The gist of the Complaint is as follows: (i) Charles and Belinda Trammell executed guaranties and (in Charles' case) a promissory note for hundreds of thousands of dollars in loans made by SEPH's predecessor for certain real estate development projects in this judicial district; (ii) the Estate and Belinda Trammell are indebted to SEPH pursuant to those guaranties and the note; (iii) two days after SEPH filed a lawsuit against Charles Trammell and other guarantors concerning the subject loan default and their resulting indebtedness, Charles and Belinda Trammell purported to convey a Perdido Place condominium unit - whose value Charles Trammell had previously declared to be $1.4 million (with no mortgage balance) - to defendant Trammell Family Orange Beach Properties, LLC (which Charles and Belinda Trammell owned and/or controlled), for an alleged $100 in consideration; (iv) on the same date, Charles and Belinda Trammell purported to convey a house on Lake Martin to defendant Trammell Family Lake Martin Properties, LLC (which Charles and Belinda Trammell owned and/or controlled), for less than reasonably equivalent value; and (v) Charles and Belinda Trammell also transferred their interests in certain UPS stock and in the subject LLCs to other relatives for less than reasonably equivalent value.[2]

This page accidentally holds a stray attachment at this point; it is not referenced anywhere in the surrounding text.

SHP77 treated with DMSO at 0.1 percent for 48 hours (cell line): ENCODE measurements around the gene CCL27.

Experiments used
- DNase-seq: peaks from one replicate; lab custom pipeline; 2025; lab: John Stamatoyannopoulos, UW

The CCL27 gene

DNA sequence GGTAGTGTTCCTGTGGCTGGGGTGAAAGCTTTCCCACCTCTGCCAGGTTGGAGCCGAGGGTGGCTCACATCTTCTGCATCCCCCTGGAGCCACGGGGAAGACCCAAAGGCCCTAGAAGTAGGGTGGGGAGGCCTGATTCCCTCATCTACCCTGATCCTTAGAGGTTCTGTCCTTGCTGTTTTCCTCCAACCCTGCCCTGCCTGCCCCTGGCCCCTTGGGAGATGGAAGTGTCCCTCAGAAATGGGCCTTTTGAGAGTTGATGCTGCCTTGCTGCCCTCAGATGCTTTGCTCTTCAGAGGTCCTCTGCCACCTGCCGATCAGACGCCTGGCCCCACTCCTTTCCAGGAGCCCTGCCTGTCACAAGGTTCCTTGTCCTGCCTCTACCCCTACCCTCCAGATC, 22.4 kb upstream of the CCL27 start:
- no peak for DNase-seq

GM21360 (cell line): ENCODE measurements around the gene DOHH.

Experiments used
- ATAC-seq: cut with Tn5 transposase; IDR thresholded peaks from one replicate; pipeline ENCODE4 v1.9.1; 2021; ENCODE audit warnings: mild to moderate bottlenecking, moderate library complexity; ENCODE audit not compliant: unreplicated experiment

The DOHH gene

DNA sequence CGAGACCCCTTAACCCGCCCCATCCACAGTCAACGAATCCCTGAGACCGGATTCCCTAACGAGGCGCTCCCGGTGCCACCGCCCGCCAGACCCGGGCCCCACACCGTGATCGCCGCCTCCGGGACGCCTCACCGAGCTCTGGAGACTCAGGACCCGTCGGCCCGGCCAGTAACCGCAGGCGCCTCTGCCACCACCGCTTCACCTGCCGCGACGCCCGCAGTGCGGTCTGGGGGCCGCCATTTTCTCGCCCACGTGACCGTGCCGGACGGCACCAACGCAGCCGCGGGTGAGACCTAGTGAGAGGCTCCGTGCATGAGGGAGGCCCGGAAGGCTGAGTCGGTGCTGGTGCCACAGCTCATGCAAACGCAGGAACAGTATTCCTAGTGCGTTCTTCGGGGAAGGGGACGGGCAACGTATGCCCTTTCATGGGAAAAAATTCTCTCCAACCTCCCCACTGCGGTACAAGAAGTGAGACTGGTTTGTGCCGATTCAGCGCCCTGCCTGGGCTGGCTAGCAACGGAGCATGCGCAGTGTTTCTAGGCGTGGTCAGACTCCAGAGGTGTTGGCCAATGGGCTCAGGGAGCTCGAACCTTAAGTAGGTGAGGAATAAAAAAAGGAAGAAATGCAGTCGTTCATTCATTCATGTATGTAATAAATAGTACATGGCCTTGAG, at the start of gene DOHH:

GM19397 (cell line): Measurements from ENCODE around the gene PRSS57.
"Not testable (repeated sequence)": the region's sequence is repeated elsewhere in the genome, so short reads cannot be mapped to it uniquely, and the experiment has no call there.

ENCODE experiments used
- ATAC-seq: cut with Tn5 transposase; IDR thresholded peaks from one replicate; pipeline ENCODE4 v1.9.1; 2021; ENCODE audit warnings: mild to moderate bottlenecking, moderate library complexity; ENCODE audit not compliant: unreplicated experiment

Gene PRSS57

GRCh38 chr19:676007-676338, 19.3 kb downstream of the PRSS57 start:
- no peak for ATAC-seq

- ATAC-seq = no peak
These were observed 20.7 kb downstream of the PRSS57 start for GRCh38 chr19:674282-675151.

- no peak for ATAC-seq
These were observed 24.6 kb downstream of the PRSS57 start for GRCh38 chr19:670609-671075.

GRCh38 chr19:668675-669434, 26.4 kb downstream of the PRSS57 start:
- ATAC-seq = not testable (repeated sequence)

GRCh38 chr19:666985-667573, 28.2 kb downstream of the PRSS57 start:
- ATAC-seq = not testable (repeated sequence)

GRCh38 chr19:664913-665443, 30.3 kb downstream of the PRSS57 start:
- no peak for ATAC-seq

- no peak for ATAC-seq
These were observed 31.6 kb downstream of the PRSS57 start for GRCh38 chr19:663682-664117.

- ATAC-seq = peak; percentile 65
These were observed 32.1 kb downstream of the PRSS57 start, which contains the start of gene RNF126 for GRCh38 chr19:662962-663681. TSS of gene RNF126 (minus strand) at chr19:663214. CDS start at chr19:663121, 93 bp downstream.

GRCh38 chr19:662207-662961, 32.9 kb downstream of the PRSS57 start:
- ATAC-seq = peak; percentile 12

Upon being served with process, defendants responded by filing their Motion to Dismiss and/or Transfer Venue, through which they argue that (i) venue is improper in this judicial district, requiring dismissal pursuant to Rule 12(b)(3), Fed.R.Civ.P.; and (ii) alternatively, venue is inconvenient in this judicial forum, such that this action should be transferred to the U.S. District Court for the Middle District of Alabama pursuant to the discretionary provisions of 28 U.S.C. § 1404(a). For its part, SEPH vigorously opposes both aspects of this Motion.